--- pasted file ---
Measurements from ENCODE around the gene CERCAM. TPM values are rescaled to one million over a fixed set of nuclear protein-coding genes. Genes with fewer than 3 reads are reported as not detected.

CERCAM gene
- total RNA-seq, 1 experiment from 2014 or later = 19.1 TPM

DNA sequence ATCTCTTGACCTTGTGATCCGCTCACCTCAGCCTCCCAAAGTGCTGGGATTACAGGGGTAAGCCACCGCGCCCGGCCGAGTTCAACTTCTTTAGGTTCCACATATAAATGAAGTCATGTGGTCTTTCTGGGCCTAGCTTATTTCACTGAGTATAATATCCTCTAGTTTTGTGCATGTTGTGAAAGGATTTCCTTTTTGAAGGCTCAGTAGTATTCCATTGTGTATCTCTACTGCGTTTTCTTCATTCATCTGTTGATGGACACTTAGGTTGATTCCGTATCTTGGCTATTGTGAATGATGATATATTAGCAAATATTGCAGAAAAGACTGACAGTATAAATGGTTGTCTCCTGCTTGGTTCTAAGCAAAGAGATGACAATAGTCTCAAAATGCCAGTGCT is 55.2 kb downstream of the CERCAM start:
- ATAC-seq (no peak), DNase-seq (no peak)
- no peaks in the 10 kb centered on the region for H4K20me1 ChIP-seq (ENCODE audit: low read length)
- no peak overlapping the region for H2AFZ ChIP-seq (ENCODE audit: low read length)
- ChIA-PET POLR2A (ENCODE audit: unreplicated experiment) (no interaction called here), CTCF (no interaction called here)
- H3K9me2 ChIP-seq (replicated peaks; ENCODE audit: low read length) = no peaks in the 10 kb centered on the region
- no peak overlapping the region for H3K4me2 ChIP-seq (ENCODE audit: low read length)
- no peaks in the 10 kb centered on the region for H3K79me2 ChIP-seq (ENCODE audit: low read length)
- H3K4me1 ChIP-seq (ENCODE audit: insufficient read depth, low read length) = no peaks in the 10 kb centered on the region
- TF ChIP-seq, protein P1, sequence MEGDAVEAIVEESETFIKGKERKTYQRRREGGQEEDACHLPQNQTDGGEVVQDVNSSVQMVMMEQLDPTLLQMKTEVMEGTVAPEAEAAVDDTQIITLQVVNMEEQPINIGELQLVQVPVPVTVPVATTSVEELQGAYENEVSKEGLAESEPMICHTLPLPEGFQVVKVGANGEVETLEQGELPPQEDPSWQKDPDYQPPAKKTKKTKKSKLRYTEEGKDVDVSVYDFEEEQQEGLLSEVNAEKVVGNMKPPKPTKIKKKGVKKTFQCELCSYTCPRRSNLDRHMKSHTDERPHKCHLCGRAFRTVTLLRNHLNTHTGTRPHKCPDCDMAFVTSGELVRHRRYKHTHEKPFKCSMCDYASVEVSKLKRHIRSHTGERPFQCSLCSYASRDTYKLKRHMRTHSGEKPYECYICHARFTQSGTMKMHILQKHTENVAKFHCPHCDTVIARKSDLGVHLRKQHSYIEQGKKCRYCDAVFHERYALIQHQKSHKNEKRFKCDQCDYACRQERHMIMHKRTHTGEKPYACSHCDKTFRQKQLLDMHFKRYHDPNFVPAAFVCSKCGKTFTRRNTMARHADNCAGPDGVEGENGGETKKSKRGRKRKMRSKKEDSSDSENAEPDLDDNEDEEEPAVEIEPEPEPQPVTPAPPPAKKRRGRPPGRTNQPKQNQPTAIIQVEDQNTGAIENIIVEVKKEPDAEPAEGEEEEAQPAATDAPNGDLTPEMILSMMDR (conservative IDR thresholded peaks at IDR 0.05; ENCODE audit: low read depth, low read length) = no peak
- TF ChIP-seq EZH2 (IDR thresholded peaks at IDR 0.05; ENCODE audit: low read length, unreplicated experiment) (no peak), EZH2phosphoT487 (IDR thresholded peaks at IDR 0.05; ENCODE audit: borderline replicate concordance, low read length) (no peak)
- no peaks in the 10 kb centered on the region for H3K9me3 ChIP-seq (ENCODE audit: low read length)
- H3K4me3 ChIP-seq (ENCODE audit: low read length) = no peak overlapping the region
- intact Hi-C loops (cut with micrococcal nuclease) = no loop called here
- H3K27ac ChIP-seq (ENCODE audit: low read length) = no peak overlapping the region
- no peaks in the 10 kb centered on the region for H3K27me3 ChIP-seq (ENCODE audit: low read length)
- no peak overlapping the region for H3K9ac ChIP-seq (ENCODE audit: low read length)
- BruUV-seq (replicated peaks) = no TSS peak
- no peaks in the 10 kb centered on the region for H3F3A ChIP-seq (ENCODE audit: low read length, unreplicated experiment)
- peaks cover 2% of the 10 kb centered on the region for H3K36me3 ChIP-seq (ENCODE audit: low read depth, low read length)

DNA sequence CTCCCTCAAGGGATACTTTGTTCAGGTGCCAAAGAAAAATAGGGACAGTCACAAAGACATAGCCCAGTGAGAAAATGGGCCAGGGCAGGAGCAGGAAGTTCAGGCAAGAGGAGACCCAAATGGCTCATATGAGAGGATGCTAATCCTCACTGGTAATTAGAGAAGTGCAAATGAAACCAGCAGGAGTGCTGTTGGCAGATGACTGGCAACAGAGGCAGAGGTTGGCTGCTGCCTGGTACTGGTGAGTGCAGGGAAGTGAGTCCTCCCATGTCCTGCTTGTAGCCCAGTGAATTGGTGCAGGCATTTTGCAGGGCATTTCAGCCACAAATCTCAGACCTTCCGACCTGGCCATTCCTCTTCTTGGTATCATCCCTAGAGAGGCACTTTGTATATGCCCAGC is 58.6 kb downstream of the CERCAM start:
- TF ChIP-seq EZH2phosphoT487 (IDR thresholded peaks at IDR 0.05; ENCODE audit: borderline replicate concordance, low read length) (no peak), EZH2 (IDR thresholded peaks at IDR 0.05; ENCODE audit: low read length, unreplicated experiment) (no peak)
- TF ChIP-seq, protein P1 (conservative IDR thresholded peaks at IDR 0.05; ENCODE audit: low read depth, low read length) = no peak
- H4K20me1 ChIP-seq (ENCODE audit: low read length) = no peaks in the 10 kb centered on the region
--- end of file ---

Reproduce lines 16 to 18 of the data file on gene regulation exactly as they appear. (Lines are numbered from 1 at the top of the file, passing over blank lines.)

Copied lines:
- H3K4me3 ChIP-seq (ENCODE audit: low read length) = no peak overlapping the region
- intact Hi-C loops (cut with micrococcal nuclease) = no loop called here
- H3K27ac ChIP-seq (ENCODE audit: low read length) = no peak overlapping the region